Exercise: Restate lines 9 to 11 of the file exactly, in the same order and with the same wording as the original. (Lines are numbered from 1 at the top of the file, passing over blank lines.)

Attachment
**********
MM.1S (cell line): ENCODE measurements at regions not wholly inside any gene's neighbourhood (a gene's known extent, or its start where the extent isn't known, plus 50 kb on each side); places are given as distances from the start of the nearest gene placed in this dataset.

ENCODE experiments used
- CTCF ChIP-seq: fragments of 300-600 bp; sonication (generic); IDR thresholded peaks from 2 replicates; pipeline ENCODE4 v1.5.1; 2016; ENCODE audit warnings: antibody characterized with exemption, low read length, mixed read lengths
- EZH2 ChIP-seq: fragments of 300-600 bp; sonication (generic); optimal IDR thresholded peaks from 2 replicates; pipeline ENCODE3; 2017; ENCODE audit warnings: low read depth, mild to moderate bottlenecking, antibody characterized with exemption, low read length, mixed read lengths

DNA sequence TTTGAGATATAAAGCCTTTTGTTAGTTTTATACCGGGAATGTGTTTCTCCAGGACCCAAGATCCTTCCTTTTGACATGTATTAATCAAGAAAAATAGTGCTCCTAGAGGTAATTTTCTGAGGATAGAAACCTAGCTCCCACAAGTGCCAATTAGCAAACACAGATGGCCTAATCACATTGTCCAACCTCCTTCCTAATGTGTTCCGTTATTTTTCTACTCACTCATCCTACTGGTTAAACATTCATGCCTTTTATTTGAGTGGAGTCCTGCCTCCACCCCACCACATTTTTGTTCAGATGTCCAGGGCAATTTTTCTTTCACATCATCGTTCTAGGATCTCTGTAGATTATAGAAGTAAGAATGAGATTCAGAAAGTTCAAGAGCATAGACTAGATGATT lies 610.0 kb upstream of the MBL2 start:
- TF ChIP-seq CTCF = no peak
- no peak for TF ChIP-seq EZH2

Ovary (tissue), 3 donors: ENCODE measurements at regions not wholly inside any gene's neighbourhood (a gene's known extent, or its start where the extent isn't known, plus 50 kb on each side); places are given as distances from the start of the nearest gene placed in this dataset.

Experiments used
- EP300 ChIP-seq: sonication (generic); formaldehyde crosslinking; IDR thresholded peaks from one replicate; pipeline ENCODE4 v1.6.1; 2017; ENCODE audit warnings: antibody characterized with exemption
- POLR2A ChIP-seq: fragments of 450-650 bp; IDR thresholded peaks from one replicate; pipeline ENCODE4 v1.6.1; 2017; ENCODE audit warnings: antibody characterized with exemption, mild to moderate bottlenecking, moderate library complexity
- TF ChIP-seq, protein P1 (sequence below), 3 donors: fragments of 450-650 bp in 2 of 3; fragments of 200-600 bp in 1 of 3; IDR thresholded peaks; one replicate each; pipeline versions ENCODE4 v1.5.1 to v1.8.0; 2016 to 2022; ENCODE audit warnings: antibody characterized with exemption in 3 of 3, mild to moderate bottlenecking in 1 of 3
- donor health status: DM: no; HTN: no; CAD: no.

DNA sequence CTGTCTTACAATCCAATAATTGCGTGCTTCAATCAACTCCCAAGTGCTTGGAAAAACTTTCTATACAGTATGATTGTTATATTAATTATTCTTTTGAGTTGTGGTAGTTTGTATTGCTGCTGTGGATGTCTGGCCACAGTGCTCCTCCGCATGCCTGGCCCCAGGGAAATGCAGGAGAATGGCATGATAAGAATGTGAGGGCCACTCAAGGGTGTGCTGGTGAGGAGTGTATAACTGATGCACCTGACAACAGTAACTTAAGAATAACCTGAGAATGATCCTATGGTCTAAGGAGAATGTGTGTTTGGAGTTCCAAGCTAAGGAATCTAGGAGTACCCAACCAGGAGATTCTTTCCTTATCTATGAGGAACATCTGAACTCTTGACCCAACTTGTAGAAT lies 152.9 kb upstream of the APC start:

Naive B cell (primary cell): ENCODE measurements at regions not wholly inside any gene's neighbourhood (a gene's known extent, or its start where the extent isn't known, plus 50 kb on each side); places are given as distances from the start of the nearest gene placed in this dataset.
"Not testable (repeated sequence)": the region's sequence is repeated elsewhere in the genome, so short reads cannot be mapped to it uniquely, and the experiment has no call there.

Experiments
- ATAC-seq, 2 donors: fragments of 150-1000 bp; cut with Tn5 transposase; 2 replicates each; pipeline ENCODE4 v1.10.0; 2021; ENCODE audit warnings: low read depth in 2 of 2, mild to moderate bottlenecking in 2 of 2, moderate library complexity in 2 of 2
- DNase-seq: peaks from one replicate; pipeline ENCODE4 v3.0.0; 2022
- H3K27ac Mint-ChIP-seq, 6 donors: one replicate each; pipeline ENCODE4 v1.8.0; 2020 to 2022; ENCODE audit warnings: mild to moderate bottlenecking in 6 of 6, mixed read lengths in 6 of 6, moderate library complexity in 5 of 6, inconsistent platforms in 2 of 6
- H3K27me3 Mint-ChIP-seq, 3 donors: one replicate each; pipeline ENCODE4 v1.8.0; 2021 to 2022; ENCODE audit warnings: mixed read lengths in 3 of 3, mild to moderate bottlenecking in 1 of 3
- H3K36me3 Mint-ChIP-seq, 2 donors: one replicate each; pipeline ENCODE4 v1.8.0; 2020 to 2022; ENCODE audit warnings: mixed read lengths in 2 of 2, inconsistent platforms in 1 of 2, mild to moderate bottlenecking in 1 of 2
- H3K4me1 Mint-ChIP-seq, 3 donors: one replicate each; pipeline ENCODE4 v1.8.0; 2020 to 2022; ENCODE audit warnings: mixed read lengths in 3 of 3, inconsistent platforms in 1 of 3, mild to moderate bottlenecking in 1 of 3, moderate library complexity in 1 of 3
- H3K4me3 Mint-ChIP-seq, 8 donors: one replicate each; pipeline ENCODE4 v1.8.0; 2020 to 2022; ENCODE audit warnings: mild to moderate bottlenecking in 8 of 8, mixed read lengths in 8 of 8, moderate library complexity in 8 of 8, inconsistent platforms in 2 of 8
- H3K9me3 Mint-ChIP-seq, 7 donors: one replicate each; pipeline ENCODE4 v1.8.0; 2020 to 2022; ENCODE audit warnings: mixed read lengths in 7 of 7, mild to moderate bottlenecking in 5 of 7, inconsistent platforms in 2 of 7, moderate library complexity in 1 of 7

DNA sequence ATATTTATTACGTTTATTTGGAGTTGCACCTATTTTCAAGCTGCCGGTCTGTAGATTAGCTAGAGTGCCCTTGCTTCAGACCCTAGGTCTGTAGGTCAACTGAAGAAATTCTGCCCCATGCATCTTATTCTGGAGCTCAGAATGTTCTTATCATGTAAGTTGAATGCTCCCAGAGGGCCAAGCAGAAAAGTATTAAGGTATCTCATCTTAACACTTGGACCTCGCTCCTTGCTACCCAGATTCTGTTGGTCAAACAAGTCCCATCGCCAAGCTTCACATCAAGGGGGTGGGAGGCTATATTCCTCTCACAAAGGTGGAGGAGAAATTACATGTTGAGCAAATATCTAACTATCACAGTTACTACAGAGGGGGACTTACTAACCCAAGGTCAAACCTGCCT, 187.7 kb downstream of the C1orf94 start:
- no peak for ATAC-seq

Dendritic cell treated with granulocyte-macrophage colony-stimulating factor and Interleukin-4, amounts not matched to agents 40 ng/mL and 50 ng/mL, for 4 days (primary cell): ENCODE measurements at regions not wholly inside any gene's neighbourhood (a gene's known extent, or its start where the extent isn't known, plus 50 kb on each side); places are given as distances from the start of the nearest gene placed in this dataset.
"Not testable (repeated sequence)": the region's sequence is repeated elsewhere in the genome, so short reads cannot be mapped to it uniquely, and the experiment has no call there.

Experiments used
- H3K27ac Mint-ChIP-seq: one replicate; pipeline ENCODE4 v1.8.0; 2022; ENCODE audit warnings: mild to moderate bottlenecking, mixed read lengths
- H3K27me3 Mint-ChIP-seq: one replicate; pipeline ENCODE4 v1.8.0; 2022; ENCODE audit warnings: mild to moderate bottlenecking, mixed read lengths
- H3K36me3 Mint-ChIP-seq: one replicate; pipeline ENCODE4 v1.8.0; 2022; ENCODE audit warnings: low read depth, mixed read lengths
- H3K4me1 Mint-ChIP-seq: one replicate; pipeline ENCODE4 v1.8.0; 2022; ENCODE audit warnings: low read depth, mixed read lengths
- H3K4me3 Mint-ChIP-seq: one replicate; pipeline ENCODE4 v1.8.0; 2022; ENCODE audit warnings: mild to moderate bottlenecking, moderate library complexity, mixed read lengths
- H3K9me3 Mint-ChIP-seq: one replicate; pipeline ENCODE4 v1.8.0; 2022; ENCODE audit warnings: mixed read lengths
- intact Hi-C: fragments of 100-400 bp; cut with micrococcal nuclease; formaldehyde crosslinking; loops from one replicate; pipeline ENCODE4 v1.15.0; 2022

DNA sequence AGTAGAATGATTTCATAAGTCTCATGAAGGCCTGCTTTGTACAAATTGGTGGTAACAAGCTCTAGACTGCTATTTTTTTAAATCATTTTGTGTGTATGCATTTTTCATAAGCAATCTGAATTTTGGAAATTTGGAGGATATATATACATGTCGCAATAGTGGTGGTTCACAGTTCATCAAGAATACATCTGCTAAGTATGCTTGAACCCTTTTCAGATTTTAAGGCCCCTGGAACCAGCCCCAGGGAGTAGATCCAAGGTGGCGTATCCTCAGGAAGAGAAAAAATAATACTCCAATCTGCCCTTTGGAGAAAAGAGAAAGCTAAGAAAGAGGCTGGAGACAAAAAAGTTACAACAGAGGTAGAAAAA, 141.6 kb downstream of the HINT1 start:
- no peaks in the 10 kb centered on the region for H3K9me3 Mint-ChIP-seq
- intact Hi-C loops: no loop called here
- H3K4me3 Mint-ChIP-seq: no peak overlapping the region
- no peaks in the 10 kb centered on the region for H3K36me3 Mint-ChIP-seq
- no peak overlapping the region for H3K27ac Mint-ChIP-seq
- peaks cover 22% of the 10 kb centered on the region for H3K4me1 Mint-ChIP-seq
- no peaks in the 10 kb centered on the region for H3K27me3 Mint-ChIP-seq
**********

Experiments used
- EP300 ChIP-seq: sonication (generic); formaldehyde crosslinking; IDR thresholded peaks from one replicate; pipeline ENCODE4 v1.6.1; 2017; ENCODE audit warnings: antibody characterized with exemption
- POLR2A ChIP-seq: fragments of 450-650 bp; IDR thresholded peaks from one replicate; pipeline ENCODE4 v1.6.1; 2017; ENCODE audit warnings: antibody characterized with exemption, mild to moderate bottlenecking, moderate library complexity